Dufner Heighes rethinks a Manhattan apartment, from floorplan to fittings.
Elena Kornbluth -- Interior Design, 11/1/2001 12:00:00 AM
"Extremely 1980." Two words sum up the loft as architect Daniel Heighes Wismer first saw it. Glass-block walls bulged into the living area; mauve and gray dominated the color palette. In other words, virtually nothing had changed since the first owner converted the space to residential use 20 years before. Luckily for the independent investor who bought the place next, Wismer and his partner, Gregory Dufner, were up to the challenge. Wismer's retail experience, on the Jil Sander concept for Gabellini Associates and Coach and Le Sportsac stores for S. Russell Groves, had clarified his spatial sense and trained him to use organic materials to warm up rigorous lines. Dufner's expertise lay in furniture and fabrics. Together officially since 1999 as Dufner Heighes—the partners thought it just sounded better than Dufner Wismer—they've been gathering momentum and attracting attention for work as disparate as a cookbook prototype for a student at the French Culinary Institute and a modernist guest house in California.
From the start of the loft project, Wismer and Dufner knew the Miami Vice glass-block walls had to go, as did the long, narrow master suite behind them. These rooms, raised on a platform, originally ran parallel to the public areas, robbing them of half their potential width. Placing the master bedroom and bath in one of the apartment's front corners, near the only wall with windows, solved part of the problem but couldn't change one crucial fact: The 2,400-sq.-ft. layout stretched deep into the building, with the windows more than 50 ft. from the entryway. "When you walked in, everything was in front of you," Dufner says. It was an architectural case of tunnel vision.
Then came an epiphany. Move the entryway from the back to the side, and suddenly the apartment's entire orientation shifts 90 degrees. "It really activates you when you come into the space," Dufner says. From the foyer, sight lines fan out in three directions. The eye is constantly in motion, drawn left to the view, straight ahead to dining area and kitchen, or right to the study.
Dufner Heighes's careful placement of volumes within the space enhances the sense of movement and flow. Corners remain open. Forms evolve and interlock, with the same structure housing, for example, kitchen ovens on one side and audio components on the other. Instead of perfectly uniform flooring, the architects chose a Peruvian walnut for the visual rhythm of the grain, its warmth brought out by matte lacquer.
Meanwhile, they maintained sufficient definition for the owner, who grew up in a traditional suburban house, to feel comfortable. Doors crept in as the project progressed, but they aren't disruptive. Frameless ceiling-height closet doors recede into the wall plane; pocket doors disappear. The kitchen is even equipped with barriers that slide out to keep the owner's bearded collies at bay, then slide away into the cabinetry.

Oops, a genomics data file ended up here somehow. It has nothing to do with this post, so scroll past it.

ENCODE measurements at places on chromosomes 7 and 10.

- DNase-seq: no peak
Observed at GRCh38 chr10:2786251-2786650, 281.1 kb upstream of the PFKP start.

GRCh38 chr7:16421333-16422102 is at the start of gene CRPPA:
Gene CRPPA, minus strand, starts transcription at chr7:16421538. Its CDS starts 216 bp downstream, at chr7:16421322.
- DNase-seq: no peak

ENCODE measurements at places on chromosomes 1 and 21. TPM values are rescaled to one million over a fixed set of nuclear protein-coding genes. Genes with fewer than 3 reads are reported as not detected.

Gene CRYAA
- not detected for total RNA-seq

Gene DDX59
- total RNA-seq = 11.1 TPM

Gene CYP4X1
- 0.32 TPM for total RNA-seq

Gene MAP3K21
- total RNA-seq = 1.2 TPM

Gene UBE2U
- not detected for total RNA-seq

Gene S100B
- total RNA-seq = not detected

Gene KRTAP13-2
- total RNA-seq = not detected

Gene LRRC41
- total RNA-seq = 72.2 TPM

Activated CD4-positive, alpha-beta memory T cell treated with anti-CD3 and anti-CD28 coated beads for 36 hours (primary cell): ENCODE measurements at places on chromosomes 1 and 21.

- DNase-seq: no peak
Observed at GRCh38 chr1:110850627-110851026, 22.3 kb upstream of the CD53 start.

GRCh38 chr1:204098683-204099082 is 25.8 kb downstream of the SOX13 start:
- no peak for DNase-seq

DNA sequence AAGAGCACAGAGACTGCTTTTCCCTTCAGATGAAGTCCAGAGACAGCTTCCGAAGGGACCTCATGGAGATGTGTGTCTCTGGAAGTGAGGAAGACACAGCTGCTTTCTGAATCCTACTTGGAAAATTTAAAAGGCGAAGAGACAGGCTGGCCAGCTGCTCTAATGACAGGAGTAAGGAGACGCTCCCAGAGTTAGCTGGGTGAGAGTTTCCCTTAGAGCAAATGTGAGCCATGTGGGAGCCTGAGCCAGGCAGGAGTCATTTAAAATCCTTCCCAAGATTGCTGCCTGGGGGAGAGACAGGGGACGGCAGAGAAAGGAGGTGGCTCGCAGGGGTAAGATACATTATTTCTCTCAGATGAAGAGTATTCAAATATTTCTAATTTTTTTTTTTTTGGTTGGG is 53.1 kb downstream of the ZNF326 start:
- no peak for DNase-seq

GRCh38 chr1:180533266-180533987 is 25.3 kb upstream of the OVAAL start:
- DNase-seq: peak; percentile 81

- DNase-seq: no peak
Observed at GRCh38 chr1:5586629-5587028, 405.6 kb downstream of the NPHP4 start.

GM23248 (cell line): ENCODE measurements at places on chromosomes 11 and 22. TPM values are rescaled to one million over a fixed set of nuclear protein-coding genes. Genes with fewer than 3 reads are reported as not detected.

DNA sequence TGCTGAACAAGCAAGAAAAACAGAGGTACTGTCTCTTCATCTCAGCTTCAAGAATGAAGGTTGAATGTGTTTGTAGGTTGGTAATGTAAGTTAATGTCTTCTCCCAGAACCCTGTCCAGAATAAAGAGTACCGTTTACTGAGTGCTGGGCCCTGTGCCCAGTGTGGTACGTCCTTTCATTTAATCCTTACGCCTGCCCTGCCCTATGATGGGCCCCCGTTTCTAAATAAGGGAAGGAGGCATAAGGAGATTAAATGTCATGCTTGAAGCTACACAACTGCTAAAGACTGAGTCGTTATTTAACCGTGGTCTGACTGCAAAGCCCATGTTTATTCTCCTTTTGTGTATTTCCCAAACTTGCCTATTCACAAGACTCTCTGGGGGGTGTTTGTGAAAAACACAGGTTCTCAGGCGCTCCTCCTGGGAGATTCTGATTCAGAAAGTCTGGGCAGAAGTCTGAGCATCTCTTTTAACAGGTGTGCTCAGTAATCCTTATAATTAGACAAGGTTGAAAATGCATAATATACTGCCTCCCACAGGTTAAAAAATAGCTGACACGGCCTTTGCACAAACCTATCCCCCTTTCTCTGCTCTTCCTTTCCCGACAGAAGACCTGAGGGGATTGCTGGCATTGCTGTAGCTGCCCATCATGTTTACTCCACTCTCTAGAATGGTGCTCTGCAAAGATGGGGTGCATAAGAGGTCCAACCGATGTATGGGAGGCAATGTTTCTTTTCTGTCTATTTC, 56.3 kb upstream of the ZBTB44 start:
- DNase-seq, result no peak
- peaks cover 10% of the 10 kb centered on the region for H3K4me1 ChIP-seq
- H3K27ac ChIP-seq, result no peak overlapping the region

Furnishings respond to the owner's love for color—and for plastic action figures, a rotating selection of which, housed in Dufner Heighes-designed acrylic cases, become installation art hung in the living area. Tomato-red wool covers dining chairs flanking a chunky oak table. "We used furniture with simple shapes, but oftentimes in wood or another material that's a little warmer, not stark, cold, lots-of-metal modern," Wismer says.
In the new master suite, Dufner Heighes designed key pieces including the bed, which takes up much of the floor space but manages not to overpower, thanks to squared-off lines and the lightness of the ash planks. A pair of wall-mounted bedside tables epitomize the firm's seamless touch and mastery of detail as they elaborate on the bed's profile, reinterpreted in pale green powder-coated steel. (These are the tables that were selected for Interior Design's 2001 Future Furniture juried exhibition.) Custom bed linens pick up on the shade, bringing it full circle.
The partners also designed the study's 12-ft.-long desk, actually three separate sections that could fit in the building's small elevator. Similarly, walnut shelving at the room's rear comprises individual rectangular components. Behind them, the wall is painted a rich sienna, Dufner Heighes's modern take on that traditional staple, the oxblood-painted library.
Deciding how to separate the study from the main living space gave Dufner and Wismer the most pause. A wall would have violated code, since this corner of the apartment is windowless—besides, they wanted to let light through. Eventually, both glass and moving panels lost out to a louvered divider that technically qualifies as "furniture" rather than structure. And, again, attention to details makes itself apparent. The white louvers are fixed, angled down at the bottom and up at the top, with the shift taking place at a height of six ft., precisely the client's eye level.
The divider, the last element to arrive on the job site, was a revelation even to Dufner and Wismer. "It's completely opaque from outside—which is how we wanted it to be—but behind there's so much light coming in," Wismer says. And it really comes into its own in the soft glow of dusk: "At a dinner party, when the study's lit," Dufner points out, "the illumination through the louvers can be very soothing."